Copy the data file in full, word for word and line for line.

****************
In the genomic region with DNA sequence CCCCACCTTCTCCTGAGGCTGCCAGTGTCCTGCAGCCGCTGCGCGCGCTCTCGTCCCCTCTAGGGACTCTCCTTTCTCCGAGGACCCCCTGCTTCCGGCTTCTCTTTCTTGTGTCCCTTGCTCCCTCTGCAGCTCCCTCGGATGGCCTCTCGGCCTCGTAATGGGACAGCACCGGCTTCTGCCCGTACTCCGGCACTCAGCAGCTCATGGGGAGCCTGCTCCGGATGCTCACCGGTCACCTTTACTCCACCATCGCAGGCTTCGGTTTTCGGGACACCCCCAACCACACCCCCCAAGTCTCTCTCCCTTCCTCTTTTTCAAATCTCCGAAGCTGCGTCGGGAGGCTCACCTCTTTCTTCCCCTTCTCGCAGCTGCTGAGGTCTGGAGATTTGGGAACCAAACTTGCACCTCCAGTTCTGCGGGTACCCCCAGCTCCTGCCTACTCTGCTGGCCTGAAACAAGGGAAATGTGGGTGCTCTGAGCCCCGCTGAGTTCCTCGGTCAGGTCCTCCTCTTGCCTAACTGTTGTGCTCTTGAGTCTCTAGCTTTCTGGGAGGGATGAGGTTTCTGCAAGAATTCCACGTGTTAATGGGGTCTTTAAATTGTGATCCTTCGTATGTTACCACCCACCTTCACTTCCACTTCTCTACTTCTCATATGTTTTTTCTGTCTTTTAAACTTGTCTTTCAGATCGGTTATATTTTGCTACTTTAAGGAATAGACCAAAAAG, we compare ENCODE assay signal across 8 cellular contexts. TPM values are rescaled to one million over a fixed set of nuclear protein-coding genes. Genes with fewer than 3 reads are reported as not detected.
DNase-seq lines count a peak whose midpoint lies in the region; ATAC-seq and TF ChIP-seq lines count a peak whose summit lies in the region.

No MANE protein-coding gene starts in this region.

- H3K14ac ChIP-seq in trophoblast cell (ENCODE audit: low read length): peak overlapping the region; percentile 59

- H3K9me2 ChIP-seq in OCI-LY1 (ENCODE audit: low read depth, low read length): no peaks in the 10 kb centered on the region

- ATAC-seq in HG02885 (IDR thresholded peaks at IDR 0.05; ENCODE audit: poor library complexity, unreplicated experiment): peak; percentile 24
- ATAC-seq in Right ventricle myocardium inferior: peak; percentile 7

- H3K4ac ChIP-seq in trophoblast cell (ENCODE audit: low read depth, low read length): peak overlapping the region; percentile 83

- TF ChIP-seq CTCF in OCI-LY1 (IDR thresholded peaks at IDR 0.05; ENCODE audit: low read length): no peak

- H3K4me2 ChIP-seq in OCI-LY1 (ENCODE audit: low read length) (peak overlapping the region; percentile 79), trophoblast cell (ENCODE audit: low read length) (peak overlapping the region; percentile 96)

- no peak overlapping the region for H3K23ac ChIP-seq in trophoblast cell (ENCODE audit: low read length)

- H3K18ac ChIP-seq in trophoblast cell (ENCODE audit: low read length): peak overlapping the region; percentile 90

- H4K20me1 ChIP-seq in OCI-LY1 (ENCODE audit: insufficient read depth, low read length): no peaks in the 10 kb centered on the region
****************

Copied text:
In the genomic region with DNA sequence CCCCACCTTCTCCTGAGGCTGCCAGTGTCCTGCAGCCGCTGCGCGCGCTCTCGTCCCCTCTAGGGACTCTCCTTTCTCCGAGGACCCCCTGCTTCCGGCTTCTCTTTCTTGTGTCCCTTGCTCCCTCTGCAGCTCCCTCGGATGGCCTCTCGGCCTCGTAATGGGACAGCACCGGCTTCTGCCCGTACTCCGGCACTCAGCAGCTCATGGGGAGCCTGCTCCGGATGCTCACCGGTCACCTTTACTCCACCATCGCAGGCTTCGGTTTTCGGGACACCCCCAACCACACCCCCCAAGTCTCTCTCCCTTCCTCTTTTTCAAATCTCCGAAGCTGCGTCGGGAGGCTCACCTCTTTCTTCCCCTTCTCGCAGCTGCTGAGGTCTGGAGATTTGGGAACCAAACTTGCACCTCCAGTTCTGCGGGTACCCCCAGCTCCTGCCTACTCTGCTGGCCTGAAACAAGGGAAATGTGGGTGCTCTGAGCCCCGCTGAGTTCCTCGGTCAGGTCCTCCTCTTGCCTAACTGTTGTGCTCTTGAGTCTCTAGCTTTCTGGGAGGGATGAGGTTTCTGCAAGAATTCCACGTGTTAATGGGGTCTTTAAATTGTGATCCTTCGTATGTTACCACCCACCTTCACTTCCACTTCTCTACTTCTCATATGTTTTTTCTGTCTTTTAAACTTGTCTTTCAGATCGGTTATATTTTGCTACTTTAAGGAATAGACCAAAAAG, we compare ENCODE assay signal across 8 cellular contexts. TPM values are rescaled to one million over a fixed set of nuclear protein-coding genes. Genes with fewer than 3 reads are reported as not detected.
DNase-seq lines count a peak whose midpoint lies in the region; ATAC-seq and TF ChIP-seq lines count a peak whose summit lies in the region.

No MANE protein-coding gene starts in this region.

- H3K14ac ChIP-seq in trophoblast cell (ENCODE audit: low read length): peak overlapping the region; percentile 59

- H3K9me2 ChIP-seq in OCI-LY1 (ENCODE audit: low read depth, low read length): no peaks in the 10 kb centered on the region

- ATAC-seq in HG02885 (IDR thresholded peaks at IDR 0.05; ENCODE audit: poor library complexity, unreplicated experiment): peak; percentile 24
- ATAC-seq in Right ventricle myocardium inferior: peak; percentile 7

- H3K4ac ChIP-seq in trophoblast cell (ENCODE audit: low read depth, low read length): peak overlapping the region; percentile 83

- TF ChIP-seq CTCF in OCI-LY1 (IDR thresholded peaks at IDR 0.05; ENCODE audit: low read length): no peak

- H3K4me2 ChIP-seq in OCI-LY1 (ENCODE audit: low read length) (peak overlapping the region; percentile 79), trophoblast cell (ENCODE audit: low read length) (peak overlapping the region; percentile 96)

- no peak overlapping the region for H3K23ac ChIP-seq in trophoblast cell (ENCODE audit: low read length)

- H3K18ac ChIP-seq in trophoblast cell (ENCODE audit: low read length): peak overlapping the region; percentile 90

- H4K20me1 ChIP-seq in OCI-LY1 (ENCODE audit: insufficient read depth, low read length): no peaks in the 10 kb centered on the region